American Bar Association Young Lawyers Division - Vol 14, Issue 8, June 2010: Could Bernie Madoff Help Your Career? Uptick in Securities Litigation and Arbitrations
Ronald Singh is an attorney practicing commercial and securities litigation/arbitration in New York City. He is a principal at the Law Office of Ronald Singh, Esq. and of counsel to several New York City law firms. He can be contacted at email@example.com.
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By Ronald Singh
The number of arbitration claims filed with the Financial Industry Regulatory Authority (FINRA), which is the forum where most securities disputes are resolved, has surged since the 2008 indictment of Bernie Madoff and the revelation of the greatest Ponzi scheme our country has ever witnessed. Since that time, countless other indictments have come down, similar schemes have been exposed, and many investors have seen their savings wiped out. This recent increase of securities litigation and arbitration has increased the need for lawyers with these practice skills. Could securities litigation and arbitration be the right practice area for you?
What does practicing securities litigation and arbitration involve?
Securities litigation and arbitration involves representing individual customers, brokers, and brokerage firms in federal and state court, FINRA, the New York Stock Exchange (NYSE), and other arbitral venues in all matters arising from the purchase and sale of securities and investments. The products at issue can include common stocks, annuities, bonds, collateralized mortgage obligations, commodities, derivatives, foreign currencies, insurance-related products, mutual funds and private placements, and unit trusts. The legal theories of liability and remedies arise under several federal and state acts and statutes and other more common legal theories.
Many lawyers choose a career in securities litigation because they like the idea of working in a more business-related legal capacity. However, what those lawyers quickly learn after entering the practice area is that you are still litigating and enmeshed in discovery, depositions, and trial preparation.
What type of experience do you need to succeed as a securities litigator?
A background in finance undoubtedly helps when you are pouring over your first set of accounts statements and reviewing your first set of compliance manuals. While a finance background can aid you throughout your career as a securities litigator, any litigator with an eagerness to learn the law can learn the terminology and adapt after handling a few cases.
How do I gain the necessary experience?
If you are seriously considering a transition to securities litigation and arbitration, you should consider assisting in securities litigation or arbitration to gain experience (even experience in a limited capacity can help you decide whether to make the transition). Research opportunities in your current firm, and ask to be staffed on any new or ongoing matters where you can build your experience. Although searching for a trade settlement date in hundreds of pages of accounts statements or listening to hours of recorded conversations between a broker and client may become tedious, it might give you a new perspective and the insight you need to decide if a transition is right for you. If you are unable to garner securities and arbitration experience at your current firm, take the opportunity to hone your litigation skills in other practice areas.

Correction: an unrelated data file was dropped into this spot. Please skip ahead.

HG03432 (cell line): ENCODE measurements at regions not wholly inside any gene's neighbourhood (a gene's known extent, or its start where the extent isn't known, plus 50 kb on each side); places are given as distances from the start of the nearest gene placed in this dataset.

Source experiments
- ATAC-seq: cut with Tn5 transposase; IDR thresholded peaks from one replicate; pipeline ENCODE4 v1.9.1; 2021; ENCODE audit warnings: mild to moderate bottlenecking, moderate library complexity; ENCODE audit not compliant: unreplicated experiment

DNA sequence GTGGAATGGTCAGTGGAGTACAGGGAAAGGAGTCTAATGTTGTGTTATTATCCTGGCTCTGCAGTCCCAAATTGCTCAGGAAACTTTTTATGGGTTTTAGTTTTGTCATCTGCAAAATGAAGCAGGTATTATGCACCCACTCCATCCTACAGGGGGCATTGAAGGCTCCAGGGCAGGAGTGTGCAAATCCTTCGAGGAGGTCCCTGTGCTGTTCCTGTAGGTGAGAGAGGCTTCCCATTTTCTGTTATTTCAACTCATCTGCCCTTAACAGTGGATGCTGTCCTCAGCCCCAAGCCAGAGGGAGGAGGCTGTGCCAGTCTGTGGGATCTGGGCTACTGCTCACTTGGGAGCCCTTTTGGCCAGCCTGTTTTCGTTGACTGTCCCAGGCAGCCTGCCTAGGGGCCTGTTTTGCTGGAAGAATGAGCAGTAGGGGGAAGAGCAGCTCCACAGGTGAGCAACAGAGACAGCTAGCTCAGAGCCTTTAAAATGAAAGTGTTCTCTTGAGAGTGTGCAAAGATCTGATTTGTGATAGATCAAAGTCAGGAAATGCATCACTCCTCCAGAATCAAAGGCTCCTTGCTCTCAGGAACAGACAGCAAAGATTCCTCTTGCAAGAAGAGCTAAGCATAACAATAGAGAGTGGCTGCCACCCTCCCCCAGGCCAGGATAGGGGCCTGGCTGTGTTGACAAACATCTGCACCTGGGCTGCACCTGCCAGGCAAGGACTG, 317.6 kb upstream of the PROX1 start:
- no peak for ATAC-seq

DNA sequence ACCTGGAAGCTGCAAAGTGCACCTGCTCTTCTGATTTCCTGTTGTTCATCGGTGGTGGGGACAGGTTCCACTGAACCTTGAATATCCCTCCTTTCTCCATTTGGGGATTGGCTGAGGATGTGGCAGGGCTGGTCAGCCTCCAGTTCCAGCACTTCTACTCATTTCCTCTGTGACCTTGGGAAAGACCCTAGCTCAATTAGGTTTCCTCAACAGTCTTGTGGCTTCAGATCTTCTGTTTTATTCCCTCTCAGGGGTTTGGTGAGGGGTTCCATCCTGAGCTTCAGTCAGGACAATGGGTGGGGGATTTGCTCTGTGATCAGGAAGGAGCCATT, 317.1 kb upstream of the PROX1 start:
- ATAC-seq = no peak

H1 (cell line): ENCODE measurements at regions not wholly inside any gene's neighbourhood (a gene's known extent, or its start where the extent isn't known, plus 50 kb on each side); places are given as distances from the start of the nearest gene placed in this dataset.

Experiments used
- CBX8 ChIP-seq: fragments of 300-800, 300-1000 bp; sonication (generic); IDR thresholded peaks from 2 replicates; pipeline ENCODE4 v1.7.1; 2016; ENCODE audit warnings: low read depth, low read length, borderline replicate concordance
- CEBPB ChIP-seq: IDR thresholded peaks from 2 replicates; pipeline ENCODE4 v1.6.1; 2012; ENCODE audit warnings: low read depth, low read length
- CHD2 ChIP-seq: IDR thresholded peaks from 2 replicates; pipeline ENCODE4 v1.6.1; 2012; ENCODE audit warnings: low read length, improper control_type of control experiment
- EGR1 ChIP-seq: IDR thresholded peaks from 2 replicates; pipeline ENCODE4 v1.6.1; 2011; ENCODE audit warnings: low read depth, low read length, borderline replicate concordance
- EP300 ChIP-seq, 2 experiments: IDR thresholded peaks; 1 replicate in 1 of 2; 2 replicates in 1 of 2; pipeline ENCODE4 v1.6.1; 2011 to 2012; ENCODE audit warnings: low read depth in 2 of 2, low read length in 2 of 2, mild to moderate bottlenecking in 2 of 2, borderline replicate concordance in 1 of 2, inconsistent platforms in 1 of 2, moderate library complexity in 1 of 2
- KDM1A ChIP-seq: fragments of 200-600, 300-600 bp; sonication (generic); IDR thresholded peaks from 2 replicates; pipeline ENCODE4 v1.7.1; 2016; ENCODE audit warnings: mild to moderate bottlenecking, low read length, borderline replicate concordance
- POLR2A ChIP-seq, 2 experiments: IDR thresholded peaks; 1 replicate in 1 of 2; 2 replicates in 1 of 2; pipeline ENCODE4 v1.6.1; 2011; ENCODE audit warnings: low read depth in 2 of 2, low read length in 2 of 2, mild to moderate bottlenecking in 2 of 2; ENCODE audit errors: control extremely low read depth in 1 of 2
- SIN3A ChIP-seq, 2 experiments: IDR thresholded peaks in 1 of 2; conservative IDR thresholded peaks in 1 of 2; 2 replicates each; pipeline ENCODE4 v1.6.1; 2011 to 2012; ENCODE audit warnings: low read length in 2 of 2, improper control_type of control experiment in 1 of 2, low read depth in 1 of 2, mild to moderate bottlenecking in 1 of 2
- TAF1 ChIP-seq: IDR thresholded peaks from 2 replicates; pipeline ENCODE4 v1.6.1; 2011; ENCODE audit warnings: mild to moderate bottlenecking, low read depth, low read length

Another way to gain experience is through volunteering as an arbitrator for a bar association, local community group, or your local or state courts, which is a great way to gain the decision-making and judgment skills that are needed to successfully evaluate claims. For example, in court cases, you can watch how attorneys present their cases and take mental notes to help you prepare for trying your first securities matter. You also can take classes or seminars to fill gaps in your knowledge. Check your local or state bar associations for CLEs and other programs that teach the substantive area of securities law and address any changes to it.
How do I make the transition?
Once you are ready to make the transition, you should consider seeking to work with partners in your current firm (if there is a securities litigation practice group). While interviewing for positions, you should emphasize how your litigation background can be readily transferable and valued in a securities litigation practice. If you are a transactional lawyer, a direct transition to securities litigation may not be as easy; however, you should try to secure any litigation experience to highlight your interest in litigating. Finally, seek out a mentor who practices in securities litigation and can guide you through this process.